Politics as Business
Andrej Babiš came to power in the Czech Republic in December 2017 and was voted out in October 2021. Unlike Sebastian Kurz, the 67-year old Babiš was not the youngest but the oldest prime minister his country ever appointed.
Like Kurz, Babiš also has a problem with the law. In Babiš’ case, however, this originated before he was voted into office. The Czech police and the European Anti-Fraud Office investigated him between 2015 and 2017 for having received €2 million in European development fund money to which he was not entitled.
Babiš became prime minister in one of the newest EU member states which became democratic only after the fall of the Iron Curtain in 1989. In former communist countries with newer democratic institutions it seems easier to undermine institutions and the rule of law. Babiš rose through the ranks of Czech politics with the help of his own newspapers and mass media outlets.
He was also able to bankroll his own campaign. He ran his populist movement, ANO, with the slogan ‘Run the state like a business’ – true to his word, he ruled the country like his company Agrofert.
In the case of Trump and Brexit it has often been argued that populism was a backlash by a loose alliance of blue-collar workers and middle-class conservatives against the excesses of liberalism. That was more true for the British and American experiences than for Central Europe, on both sides of the former Iron Curtain. The economic differences are less evident there.
Babiš or Kurz were, however, certainly united with Trump and Johnson in a strong nationalist agenda. To ride the wave of public sentiment, they used xenophobic rhetoric and took an increasingly hard stance on immigration. Where Trump wanted to close the border to Mexico – with a wall he never built – Kurz claimed to have singlehandedly ‘closed the Balkan route’ for refugees. Johnson pulled his island out of the EU and Babiš thought he needed to resist a ‘Muslim Europe’.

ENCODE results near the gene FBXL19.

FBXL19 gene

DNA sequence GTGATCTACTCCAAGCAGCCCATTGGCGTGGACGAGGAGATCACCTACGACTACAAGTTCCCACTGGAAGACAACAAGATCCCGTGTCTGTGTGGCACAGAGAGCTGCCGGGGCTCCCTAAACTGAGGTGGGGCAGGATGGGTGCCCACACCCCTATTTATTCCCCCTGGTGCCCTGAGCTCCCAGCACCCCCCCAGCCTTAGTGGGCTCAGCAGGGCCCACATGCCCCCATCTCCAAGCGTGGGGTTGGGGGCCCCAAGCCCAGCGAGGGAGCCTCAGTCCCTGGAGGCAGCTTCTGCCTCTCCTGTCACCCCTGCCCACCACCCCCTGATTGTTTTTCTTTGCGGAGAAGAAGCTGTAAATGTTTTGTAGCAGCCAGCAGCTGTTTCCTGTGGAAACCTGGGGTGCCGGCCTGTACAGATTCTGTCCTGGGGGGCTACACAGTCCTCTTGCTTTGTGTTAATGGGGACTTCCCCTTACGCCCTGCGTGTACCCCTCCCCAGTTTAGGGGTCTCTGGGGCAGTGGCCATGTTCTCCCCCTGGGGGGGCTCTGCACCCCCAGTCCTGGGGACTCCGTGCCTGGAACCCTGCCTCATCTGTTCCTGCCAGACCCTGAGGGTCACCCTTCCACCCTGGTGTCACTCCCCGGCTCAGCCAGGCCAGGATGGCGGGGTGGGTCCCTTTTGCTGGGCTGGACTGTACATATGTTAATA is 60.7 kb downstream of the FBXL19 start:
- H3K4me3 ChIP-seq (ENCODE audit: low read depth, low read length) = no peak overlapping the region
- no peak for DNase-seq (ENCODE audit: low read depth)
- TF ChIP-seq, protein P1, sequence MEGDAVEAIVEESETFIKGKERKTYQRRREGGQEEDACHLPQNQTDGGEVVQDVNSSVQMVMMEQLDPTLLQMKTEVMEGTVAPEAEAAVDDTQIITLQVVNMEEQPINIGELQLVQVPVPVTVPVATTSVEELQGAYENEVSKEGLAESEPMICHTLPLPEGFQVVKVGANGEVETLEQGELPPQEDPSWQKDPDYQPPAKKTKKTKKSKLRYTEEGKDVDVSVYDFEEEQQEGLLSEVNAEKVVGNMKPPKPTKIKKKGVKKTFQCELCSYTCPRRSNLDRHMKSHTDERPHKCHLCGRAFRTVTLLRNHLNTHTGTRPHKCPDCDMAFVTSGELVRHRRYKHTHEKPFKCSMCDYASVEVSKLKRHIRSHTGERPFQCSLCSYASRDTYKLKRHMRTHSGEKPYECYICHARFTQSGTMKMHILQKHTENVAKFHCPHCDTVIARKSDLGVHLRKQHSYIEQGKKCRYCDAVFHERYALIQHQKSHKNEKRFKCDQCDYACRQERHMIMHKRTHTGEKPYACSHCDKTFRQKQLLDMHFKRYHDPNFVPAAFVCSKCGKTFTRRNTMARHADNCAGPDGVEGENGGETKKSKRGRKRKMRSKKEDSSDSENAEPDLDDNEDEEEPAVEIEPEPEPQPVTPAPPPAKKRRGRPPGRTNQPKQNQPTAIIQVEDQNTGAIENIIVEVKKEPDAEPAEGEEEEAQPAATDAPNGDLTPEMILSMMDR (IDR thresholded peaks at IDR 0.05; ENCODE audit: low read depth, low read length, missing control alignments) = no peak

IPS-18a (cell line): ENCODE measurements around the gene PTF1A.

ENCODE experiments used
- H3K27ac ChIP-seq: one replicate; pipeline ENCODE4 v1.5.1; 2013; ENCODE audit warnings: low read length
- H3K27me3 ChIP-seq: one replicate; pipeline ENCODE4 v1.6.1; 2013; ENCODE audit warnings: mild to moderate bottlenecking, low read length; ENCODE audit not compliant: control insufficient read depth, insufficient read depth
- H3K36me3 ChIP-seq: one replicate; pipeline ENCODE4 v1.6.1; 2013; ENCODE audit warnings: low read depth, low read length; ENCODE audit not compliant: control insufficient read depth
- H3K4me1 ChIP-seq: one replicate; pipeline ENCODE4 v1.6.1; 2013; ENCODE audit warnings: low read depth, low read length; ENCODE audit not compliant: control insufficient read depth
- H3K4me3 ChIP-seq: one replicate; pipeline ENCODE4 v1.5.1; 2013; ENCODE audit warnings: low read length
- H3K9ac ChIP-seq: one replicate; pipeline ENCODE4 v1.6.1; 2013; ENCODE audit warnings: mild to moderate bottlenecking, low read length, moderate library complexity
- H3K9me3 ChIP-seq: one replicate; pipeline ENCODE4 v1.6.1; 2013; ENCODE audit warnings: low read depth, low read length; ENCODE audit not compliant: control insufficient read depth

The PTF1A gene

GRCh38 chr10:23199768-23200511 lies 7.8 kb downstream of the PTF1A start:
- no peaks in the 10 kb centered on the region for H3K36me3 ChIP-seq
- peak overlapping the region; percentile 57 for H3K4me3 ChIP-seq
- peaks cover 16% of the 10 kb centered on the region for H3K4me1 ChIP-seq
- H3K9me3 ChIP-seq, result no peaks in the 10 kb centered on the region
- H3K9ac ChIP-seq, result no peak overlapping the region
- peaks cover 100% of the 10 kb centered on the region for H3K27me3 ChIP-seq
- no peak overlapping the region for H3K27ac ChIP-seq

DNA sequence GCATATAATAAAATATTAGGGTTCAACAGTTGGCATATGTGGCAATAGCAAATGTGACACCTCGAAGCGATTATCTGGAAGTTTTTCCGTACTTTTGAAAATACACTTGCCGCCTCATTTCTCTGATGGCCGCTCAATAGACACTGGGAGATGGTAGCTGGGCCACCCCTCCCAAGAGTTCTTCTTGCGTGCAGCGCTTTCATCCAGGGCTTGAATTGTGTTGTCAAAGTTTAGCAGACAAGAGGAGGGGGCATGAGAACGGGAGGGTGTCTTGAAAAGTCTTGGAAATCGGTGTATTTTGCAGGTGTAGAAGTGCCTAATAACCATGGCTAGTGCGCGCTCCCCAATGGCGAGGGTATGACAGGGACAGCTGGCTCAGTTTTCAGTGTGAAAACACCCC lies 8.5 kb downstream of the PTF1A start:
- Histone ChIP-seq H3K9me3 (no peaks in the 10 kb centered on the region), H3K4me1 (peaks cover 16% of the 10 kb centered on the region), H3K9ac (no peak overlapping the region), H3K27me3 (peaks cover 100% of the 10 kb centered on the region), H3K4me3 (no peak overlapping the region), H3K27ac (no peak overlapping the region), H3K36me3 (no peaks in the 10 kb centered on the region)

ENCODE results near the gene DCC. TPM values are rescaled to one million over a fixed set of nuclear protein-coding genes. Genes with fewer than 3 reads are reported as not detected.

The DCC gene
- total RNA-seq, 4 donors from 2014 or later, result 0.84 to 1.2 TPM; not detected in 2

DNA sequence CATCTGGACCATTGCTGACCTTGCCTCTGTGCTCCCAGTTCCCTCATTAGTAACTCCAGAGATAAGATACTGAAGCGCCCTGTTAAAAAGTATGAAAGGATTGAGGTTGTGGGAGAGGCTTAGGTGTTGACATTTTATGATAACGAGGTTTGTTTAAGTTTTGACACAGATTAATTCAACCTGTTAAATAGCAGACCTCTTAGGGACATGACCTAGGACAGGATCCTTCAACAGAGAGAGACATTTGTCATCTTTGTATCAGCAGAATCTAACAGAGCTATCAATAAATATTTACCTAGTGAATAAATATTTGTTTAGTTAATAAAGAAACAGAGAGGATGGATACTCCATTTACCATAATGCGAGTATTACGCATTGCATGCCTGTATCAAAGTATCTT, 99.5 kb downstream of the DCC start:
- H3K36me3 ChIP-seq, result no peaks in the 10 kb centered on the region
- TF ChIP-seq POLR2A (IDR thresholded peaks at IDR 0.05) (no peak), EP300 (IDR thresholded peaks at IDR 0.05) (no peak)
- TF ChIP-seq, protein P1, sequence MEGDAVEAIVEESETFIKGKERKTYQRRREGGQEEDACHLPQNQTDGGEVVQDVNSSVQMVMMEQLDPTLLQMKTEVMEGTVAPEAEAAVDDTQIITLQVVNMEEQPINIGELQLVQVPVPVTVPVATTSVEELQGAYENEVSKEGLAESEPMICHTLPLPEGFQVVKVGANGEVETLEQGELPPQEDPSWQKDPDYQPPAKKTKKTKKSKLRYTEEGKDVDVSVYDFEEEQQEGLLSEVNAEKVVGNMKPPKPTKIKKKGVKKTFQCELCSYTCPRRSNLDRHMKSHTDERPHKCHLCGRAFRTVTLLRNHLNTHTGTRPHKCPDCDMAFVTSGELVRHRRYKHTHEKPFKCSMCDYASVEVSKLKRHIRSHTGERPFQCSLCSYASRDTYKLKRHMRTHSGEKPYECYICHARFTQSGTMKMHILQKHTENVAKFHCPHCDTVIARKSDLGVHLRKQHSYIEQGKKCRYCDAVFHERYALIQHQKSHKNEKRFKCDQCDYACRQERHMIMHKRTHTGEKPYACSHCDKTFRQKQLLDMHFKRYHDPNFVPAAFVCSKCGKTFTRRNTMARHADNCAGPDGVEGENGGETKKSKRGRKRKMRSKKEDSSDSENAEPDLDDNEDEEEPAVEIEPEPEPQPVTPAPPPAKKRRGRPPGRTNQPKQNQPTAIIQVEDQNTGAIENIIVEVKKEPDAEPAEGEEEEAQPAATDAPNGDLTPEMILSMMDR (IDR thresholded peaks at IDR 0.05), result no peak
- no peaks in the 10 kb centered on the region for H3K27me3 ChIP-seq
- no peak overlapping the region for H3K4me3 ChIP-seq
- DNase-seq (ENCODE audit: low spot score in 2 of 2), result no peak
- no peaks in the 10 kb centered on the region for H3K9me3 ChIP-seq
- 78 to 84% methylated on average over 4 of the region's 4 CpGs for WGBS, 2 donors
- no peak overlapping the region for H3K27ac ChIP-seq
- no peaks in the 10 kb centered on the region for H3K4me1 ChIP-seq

But beside xenophobia, the most remarkable drive of these narcissist populists seems to have been to gain power for themselves and their loyalists. Their populist legacy will have one underlying main theme: corruption.
Social Media versus Democracy
While there are significant differences between populist politicians worldwide, there are also similarities. All of them feel something between unease and disrespect for democracy. What all of these men share is their understanding – or rather misunderstanding – of the underlying principles of the political system they are supposed to serve.
Donald Trump not only questions democratic values – he openly showed disrespect and did not shy away from calling on a mob to storm Capitol Hill in Washington DC on 6 January 2021.
Boris Johnson on the other hand would hardly incite his followers to occupy Westminster Palace – but he did pressure the Queen to prorogue parliament when MPs resisted his plans for a hard Brexit in August 2019. In the UK, Johnson was stopped by the Supreme Court. The judges ruled he acted unlawfully.
In the US the democratic structures were also strong enough to bar the attempted coup from succeeding. The investigation into the storm of Capitol Hill will still be ongoing in 2022, and the House panel investigating the riot will hold public hearings for weeks next year. This might impact the public image of Donald Trump in a year of midterm elections, which might be crucial for his chances of winning the White House back – or keeping it for the Democrats.
A strong social media presence is a key competence of every populist. Paul Kenny defines populism as a highly personalistic political movement. The populist playbook relies heavily on social media as a direct communication channel to supporters.